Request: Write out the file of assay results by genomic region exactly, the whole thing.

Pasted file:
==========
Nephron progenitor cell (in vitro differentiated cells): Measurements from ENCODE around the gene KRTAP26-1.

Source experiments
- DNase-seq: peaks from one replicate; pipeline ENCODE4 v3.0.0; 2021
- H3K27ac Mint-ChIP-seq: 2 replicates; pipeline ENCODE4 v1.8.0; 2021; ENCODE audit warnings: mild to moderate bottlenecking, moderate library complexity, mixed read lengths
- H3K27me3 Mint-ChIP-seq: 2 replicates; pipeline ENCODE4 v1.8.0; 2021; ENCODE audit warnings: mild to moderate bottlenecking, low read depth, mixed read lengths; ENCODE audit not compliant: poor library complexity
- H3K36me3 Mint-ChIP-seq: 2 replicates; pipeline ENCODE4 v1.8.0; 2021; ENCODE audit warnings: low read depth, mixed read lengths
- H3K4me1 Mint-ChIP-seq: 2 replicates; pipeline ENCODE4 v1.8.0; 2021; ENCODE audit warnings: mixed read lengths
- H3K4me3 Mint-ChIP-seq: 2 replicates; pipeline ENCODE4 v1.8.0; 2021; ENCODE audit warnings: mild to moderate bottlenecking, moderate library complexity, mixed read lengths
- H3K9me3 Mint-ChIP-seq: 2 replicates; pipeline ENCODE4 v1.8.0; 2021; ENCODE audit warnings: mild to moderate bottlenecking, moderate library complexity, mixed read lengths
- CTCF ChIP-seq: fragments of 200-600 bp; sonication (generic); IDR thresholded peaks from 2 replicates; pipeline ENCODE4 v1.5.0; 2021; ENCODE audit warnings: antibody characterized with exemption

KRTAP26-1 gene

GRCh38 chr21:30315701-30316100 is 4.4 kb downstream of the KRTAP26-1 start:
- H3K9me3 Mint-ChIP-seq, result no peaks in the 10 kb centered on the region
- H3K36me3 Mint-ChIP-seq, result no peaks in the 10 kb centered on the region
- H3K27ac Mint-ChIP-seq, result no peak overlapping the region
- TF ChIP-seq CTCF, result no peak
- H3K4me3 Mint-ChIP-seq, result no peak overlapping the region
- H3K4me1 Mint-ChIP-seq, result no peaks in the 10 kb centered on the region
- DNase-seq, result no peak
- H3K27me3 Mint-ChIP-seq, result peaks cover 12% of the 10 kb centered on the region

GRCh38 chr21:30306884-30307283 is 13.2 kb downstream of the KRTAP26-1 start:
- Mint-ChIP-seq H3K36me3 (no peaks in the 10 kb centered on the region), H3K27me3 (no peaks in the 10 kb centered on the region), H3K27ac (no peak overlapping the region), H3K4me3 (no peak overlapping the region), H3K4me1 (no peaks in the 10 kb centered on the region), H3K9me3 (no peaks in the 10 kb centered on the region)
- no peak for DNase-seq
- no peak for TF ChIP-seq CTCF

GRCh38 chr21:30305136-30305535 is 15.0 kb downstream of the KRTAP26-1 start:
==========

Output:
Nephron progenitor cell (in vitro differentiated cells): Measurements from ENCODE around the gene KRTAP26-1.

Source experiments
- DNase-seq: peaks from one replicate; pipeline ENCODE4 v3.0.0; 2021
- H3K27ac Mint-ChIP-seq: 2 replicates; pipeline ENCODE4 v1.8.0; 2021; ENCODE audit warnings: mild to moderate bottlenecking, moderate library complexity, mixed read lengths
- H3K27me3 Mint-ChIP-seq: 2 replicates; pipeline ENCODE4 v1.8.0; 2021; ENCODE audit warnings: mild to moderate bottlenecking, low read depth, mixed read lengths; ENCODE audit not compliant: poor library complexity
- H3K36me3 Mint-ChIP-seq: 2 replicates; pipeline ENCODE4 v1.8.0; 2021; ENCODE audit warnings: low read depth, mixed read lengths
- H3K4me1 Mint-ChIP-seq: 2 replicates; pipeline ENCODE4 v1.8.0; 2021; ENCODE audit warnings: mixed read lengths
- H3K4me3 Mint-ChIP-seq: 2 replicates; pipeline ENCODE4 v1.8.0; 2021; ENCODE audit warnings: mild to moderate bottlenecking, moderate library complexity, mixed read lengths
- H3K9me3 Mint-ChIP-seq: 2 replicates; pipeline ENCODE4 v1.8.0; 2021; ENCODE audit warnings: mild to moderate bottlenecking, moderate library complexity, mixed read lengths
- CTCF ChIP-seq: fragments of 200-600 bp; sonication (generic); IDR thresholded peaks from 2 replicates; pipeline ENCODE4 v1.5.0; 2021; ENCODE audit warnings: antibody characterized with exemption

KRTAP26-1 gene

GRCh38 chr21:30315701-30316100 is 4.4 kb downstream of the KRTAP26-1 start:
- H3K9me3 Mint-ChIP-seq, result no peaks in the 10 kb centered on the region
- H3K36me3 Mint-ChIP-seq, result no peaks in the 10 kb centered on the region
- H3K27ac Mint-ChIP-seq, result no peak overlapping the region
- TF ChIP-seq CTCF, result no peak
- H3K4me3 Mint-ChIP-seq, result no peak overlapping the region
- H3K4me1 Mint-ChIP-seq, result no peaks in the 10 kb centered on the region
- DNase-seq, result no peak
- H3K27me3 Mint-ChIP-seq, result peaks cover 12% of the 10 kb centered on the region

GRCh38 chr21:30306884-30307283 is 13.2 kb downstream of the KRTAP26-1 start:
- Mint-ChIP-seq H3K36me3 (no peaks in the 10 kb centered on the region), H3K27me3 (no peaks in the 10 kb centered on the region), H3K27ac (no peak overlapping the region), H3K4me3 (no peak overlapping the region), H3K4me1 (no peaks in the 10 kb centered on the region), H3K9me3 (no peaks in the 10 kb centered on the region)
- no peak for DNase-seq
- no peak for TF ChIP-seq CTCF

GRCh38 chr21:30305136-30305535 is 15.0 kb downstream of the KRTAP26-1 start: